Three times since 1997 inflation has fallen below 1% with very negative impacts for equity investors. On all three occasions an existing low level of inflation was forced lower by dramatic events: the bankruptcy of Russia and collapse of LTCM in 1998; the terrorist attacks of 11 September 2001; and the bankruptcy of Lehman Brothers in September 2008. While nobody would attribute the 11 September atrocity with extant global deflationary forces, the other two episodes can clearly be associated with such forces. So perhaps it is global deflationary forces creating a bankruptcy event, somewhere in the world, that is the catalyst for a sudden change in inflationary expectations in the developed world. It can all happen very quickly; and it is dangerous to stay at an equity party driven by disinflation when it can spill so rapidly into deflation.


In 1998 falling export prices triggered a Russian default, and in 2008 falling US house prices triggered the Lehman bankruptcy. Going back further, deflation in the oil price in 1982 produced a Mexican default and a credit event which threatened to bring down the US banking system. Deflation in these key prices produced a credit event which rapidly produced a major reassessment of the outlook for the general price level. Across the world today we see falling commodity prices and, primarily due to the weak yen, falling manufactured-goods prices. When there is plenty of leverage in the system and any key price starts to decline then a credit event and a sudden change in inflationary expectations are much more possible than the consensus believes. So watch the TIPS, BAA bond spreads and copper if you must, but this analyst prefers to observe the party from outside.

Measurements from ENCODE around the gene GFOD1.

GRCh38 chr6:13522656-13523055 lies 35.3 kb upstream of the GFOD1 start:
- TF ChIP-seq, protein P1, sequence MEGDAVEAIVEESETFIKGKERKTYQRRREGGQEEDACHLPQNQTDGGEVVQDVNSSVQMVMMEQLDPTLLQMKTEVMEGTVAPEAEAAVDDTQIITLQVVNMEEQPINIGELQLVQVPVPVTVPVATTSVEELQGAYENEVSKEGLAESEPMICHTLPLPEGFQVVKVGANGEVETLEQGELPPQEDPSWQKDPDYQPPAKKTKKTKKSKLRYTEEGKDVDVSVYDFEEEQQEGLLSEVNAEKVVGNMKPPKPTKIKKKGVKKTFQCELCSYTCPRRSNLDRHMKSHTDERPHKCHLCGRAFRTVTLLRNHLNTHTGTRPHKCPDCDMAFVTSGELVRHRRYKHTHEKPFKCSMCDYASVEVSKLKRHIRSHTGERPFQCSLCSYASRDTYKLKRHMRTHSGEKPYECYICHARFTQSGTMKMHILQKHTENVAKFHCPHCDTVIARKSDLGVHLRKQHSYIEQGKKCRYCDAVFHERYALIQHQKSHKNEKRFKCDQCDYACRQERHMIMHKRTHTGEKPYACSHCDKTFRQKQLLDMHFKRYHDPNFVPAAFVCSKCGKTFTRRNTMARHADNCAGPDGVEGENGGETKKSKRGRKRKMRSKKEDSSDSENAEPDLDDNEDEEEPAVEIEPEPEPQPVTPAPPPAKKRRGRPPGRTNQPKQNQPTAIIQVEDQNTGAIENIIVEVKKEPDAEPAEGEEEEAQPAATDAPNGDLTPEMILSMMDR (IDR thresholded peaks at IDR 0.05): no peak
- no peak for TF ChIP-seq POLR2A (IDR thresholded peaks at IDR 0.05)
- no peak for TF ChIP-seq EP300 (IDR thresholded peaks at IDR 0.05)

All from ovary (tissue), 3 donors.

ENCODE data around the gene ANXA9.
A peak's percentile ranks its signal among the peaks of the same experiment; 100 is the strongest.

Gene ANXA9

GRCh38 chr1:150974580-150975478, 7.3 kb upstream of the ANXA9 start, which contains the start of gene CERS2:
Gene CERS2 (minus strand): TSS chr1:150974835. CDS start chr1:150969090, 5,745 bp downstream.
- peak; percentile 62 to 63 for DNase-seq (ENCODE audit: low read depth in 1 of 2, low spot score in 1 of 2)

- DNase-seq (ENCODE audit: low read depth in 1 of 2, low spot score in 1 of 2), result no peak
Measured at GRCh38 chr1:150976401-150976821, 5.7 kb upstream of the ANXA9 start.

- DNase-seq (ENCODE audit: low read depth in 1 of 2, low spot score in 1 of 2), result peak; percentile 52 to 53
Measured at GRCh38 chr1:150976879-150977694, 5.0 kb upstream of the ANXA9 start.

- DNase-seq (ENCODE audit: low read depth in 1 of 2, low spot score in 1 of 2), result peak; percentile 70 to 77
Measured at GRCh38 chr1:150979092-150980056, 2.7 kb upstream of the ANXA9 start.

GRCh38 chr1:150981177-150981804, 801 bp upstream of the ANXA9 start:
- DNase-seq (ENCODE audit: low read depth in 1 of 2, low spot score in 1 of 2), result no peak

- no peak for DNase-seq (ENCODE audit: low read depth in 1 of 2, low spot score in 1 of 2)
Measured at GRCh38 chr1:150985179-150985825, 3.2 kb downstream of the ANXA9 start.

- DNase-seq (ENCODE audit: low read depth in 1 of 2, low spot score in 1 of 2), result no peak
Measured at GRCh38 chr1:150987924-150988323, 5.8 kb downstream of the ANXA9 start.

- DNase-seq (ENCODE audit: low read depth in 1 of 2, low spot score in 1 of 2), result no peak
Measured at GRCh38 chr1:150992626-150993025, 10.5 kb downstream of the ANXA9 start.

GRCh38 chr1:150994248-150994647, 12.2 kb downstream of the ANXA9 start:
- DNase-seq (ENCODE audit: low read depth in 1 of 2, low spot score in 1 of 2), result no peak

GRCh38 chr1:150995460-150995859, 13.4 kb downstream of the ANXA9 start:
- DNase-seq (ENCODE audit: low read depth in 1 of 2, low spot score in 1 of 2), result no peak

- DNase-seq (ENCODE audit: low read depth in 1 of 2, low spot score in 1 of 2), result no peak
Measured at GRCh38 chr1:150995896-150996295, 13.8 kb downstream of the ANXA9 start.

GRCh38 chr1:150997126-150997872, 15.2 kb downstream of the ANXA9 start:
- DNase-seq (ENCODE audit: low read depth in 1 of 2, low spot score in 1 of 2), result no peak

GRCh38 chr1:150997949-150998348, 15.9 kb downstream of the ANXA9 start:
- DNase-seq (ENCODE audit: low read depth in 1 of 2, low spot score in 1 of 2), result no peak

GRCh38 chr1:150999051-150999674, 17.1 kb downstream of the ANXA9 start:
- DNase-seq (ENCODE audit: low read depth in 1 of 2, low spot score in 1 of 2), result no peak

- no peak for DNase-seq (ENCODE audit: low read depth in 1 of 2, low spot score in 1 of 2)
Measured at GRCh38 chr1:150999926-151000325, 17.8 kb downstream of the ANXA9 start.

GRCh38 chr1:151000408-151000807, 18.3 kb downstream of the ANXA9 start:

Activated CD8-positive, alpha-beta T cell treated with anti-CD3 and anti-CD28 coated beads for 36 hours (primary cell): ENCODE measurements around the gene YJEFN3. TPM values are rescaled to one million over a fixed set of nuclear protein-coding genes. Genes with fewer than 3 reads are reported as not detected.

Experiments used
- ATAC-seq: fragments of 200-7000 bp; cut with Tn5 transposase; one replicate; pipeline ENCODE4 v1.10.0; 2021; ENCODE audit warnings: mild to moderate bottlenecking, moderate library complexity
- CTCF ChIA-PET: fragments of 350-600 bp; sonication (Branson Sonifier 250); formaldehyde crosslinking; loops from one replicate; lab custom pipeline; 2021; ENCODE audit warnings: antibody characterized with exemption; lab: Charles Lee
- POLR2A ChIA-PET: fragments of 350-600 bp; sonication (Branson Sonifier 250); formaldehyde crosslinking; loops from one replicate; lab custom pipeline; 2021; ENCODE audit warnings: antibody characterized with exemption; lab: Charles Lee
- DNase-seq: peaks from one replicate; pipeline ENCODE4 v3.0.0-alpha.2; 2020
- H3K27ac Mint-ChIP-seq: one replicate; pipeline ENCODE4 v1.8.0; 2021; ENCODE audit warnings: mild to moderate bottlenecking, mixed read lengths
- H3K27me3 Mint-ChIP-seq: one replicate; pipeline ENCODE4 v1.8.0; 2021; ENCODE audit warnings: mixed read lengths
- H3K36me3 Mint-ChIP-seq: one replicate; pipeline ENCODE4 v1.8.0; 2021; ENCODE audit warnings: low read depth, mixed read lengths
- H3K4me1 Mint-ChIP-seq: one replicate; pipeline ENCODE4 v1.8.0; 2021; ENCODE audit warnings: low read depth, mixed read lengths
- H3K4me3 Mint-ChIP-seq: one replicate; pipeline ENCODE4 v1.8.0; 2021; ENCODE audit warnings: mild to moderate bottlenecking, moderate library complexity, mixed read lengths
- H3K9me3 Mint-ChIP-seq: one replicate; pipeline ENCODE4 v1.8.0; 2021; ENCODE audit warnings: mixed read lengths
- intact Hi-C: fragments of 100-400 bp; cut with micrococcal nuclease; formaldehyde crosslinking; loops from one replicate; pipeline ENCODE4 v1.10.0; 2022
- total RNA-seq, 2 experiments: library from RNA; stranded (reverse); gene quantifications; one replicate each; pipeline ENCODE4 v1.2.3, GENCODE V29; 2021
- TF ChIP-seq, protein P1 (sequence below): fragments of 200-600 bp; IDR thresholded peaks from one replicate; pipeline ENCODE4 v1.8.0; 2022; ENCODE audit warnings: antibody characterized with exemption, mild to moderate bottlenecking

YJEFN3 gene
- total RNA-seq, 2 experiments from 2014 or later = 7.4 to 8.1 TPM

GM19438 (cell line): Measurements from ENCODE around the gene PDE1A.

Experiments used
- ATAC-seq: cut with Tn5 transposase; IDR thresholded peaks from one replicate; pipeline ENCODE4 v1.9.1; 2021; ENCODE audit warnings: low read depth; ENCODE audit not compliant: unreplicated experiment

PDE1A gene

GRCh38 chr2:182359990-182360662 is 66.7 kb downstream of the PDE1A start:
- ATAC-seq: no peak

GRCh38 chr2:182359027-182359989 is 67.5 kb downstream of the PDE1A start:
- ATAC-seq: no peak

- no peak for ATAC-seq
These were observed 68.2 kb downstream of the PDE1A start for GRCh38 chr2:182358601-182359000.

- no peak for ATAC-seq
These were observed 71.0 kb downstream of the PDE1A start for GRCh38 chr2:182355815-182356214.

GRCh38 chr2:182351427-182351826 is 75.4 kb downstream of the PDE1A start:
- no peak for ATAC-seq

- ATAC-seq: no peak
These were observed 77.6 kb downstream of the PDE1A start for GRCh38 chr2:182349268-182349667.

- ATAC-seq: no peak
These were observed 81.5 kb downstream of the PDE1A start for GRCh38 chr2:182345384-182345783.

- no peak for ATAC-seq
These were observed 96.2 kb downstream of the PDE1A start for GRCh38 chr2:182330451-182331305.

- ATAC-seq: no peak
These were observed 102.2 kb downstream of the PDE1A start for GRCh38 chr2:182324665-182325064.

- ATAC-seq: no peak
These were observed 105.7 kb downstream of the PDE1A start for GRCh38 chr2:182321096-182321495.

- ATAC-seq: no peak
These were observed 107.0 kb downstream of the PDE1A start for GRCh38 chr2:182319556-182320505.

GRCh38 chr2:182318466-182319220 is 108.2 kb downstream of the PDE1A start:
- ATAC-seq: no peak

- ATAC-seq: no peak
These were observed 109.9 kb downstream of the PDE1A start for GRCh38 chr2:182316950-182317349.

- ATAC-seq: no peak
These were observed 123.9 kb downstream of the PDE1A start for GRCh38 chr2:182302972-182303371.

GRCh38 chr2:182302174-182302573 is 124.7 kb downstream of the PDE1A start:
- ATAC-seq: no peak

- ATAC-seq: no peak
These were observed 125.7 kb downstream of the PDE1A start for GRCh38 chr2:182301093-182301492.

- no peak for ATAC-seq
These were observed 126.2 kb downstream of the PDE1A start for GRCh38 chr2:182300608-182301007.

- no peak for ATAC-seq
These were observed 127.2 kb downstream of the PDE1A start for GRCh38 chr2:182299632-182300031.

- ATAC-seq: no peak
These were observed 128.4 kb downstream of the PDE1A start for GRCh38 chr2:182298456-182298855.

* * *

We wonder how long before the lack of controlled (that being the key word) inflation will the recent inflationary converts throw in the towel again and once again start pounding the deflationary drum. Actually, in retrospect, we couldn't care less. The bigger question, as has been the case from Day 1 of QE, is how long until the disproportionate response to even more deflation will the Fed react, as it always does, with even moar stimulus, until it finally does just enough to force consensus to finally begin doubting the viability of the current reserve currency under the mentorship of the Marriner Eccles monetary mandarins. Because as we never tire, no monetary system (or nation, or civilization for that matter) has ever ceased to exist due to hyperdeflation - the cause has always been the response of the ruling class to said deflation.


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Sat, 11/30/2013 - 18:34 | 4202499 the 300000000th...
the 300000000th percent's picture